First pedigree British White Cattle calf born at Blenheim Estate

One of 12 baby calves, linked to the ancient British White cattle breed, has been born at the Oxfordshire UNESCO World Heritage Site as part of a reintroduction programme.

British White Cattle calf with mum Ava in ancient oak woodland on the Blenheim Estate in Oxfordshire
Published: May 6th, 2022 at 8:59 pm

A pedigree British White Cattle calf has been born at Blenheim Estate as part of a reintroduction programme. It is one of seven to be born at the Oxfordshire site in recent days, with another six on the way, ready to join the existing herd.

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The herd was introduced into an ancient oak woodland on the 2,000-acre Oxfordshire estate known as High Park three years ago, to trample undergrowth and clear spaces for acorns from the ancient oaks to germinate and grow.

Head Shepherd Tom Locke said, “With lots of hard work and estates like ours, it means these rare breeds won’t be lost and it’s incredibly heart-warming to see. It’s my first calving season on the Estate so I’m looking forward to watching the calves grow up.”

Close up of British White Cattle calf with mum Ava on the Blenheim Estate in Oxfordshire./Credit: Pete Seaward

The reintroduction of the cattle is part of the estate’s Land Strategy plan that seeks to utilise and open up access to the 12,000-acre estate over the coming decades. High Park is home to the greatest number of ancient oak trees anywhere in Europe. Around 90% of the woodland is made up of oak trees and it is thought that at least 60 of them date back to the Middle Ages.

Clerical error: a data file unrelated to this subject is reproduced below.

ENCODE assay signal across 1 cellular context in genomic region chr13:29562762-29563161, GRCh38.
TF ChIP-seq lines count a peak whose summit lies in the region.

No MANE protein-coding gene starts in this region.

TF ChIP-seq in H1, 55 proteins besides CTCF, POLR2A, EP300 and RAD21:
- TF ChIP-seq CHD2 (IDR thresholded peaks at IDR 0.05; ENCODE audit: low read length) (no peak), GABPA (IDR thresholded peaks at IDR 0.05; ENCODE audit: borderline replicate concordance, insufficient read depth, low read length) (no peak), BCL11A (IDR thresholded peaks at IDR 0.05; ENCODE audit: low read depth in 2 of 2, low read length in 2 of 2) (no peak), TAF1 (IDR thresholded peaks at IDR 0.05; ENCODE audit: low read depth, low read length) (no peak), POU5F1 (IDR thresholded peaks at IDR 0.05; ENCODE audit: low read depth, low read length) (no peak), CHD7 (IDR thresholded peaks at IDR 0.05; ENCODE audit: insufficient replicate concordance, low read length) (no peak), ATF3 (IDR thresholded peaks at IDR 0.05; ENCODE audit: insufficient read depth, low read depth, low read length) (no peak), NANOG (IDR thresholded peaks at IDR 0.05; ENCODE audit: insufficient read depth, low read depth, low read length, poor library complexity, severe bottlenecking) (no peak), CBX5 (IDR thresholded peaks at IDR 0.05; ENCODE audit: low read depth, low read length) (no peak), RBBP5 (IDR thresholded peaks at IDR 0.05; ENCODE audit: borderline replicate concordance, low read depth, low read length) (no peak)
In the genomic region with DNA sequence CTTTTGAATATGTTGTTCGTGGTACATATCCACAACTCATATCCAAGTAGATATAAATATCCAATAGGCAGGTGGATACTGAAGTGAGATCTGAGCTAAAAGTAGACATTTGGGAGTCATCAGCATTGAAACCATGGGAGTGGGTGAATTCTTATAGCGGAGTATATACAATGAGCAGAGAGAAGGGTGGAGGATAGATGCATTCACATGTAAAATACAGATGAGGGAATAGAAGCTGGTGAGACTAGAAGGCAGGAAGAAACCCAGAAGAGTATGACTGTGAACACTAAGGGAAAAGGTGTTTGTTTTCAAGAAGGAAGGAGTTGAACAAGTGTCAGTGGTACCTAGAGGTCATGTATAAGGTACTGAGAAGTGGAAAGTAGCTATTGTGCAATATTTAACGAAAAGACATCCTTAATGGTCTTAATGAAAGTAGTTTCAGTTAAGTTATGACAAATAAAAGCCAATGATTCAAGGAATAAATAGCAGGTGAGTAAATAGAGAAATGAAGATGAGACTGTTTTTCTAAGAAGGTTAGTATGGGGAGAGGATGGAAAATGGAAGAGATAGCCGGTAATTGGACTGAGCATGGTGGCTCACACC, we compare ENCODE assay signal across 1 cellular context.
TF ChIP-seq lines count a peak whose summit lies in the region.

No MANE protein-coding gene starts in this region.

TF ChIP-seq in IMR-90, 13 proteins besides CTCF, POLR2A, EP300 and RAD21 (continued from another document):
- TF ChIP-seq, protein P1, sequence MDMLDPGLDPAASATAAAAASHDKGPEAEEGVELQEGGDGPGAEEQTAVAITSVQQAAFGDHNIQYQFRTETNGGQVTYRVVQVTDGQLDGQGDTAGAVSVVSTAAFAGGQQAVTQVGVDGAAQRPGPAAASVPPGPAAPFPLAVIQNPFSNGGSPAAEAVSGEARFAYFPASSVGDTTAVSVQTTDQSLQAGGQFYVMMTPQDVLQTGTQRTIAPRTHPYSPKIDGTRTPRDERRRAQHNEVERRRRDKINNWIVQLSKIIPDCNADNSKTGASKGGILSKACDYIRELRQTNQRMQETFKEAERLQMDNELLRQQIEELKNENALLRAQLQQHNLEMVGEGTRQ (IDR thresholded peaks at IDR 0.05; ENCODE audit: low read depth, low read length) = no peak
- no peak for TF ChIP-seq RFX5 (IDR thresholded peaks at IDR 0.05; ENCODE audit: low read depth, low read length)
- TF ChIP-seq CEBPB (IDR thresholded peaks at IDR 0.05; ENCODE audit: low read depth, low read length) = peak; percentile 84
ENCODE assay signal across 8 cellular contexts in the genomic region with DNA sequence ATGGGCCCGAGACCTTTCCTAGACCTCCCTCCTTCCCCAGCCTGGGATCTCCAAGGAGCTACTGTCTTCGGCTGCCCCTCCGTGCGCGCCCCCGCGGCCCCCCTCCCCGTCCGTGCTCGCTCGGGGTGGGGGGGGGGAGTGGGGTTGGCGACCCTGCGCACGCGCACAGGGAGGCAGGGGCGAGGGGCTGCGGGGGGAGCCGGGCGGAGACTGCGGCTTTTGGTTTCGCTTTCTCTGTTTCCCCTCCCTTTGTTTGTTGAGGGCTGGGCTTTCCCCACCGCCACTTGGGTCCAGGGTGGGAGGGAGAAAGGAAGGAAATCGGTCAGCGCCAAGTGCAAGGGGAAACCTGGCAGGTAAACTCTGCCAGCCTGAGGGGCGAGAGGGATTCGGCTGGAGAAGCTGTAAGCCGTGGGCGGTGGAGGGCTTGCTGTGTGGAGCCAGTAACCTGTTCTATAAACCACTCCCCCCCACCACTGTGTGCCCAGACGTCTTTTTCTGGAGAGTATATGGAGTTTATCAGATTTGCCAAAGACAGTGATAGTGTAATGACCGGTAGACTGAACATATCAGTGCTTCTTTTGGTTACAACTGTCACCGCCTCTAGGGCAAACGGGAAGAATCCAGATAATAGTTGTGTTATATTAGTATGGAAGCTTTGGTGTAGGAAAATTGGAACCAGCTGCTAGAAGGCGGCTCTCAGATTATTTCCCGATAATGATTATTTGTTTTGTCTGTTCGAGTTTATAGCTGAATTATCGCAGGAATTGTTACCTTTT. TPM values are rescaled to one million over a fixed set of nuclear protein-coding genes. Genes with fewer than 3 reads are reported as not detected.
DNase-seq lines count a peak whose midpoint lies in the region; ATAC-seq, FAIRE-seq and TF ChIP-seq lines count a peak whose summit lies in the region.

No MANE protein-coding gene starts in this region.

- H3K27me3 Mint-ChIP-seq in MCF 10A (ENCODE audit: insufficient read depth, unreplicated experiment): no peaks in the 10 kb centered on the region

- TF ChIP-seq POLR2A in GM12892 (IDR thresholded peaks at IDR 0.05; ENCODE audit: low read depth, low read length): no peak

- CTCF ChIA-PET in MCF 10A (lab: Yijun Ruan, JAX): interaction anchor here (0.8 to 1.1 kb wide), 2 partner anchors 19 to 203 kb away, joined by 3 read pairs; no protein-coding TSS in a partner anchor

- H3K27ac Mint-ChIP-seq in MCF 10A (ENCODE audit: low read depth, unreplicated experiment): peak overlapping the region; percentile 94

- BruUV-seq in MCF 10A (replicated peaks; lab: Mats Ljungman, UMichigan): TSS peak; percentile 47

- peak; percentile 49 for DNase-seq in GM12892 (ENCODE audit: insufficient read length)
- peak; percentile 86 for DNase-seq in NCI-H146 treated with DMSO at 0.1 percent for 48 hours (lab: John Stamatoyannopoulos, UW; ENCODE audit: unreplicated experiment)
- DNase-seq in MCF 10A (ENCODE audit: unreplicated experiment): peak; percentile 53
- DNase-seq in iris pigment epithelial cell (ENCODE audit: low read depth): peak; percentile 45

“We wanted a heritage breed that would complement the Estate,” said Locke. “In the end we decided to go with the native British White Cattle as they claim direct links with the ancient indigenous wild white cattle of Great Britain.

“The ancient connection was important to us as our Estate has some of the oldest oaks in Europe, some of which were planted over 1000 years ago during the reign of Henry I.

British White Cattle calf on the Blenheim Estate in Oxfordshire portrait./Credit: Pete Seaward.

In the past 100 years, the total number of herds has slowly increased from just 7, totalling 150 cows, to more than 116 different herds, containing 1,500 registered cattle, throughout the UK.

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The calf's mother, Ava, is doing well.

Authors

Tanya Jackson in red checked shirt and rucksack standing by a wall with a big smile
Tanya Jacksonacting group digital editor

Tanya Jackson is the acting group digital editor of countryfile.com and discoverwildlife.com. Her parents had a pet shop when she was growing up, so she learnt very young how intelligent rats are and why you don’t stick your hands near the beak of a cockatoo. She loves camping, hiking and watching the red kites soar over the Wiltshire hills.

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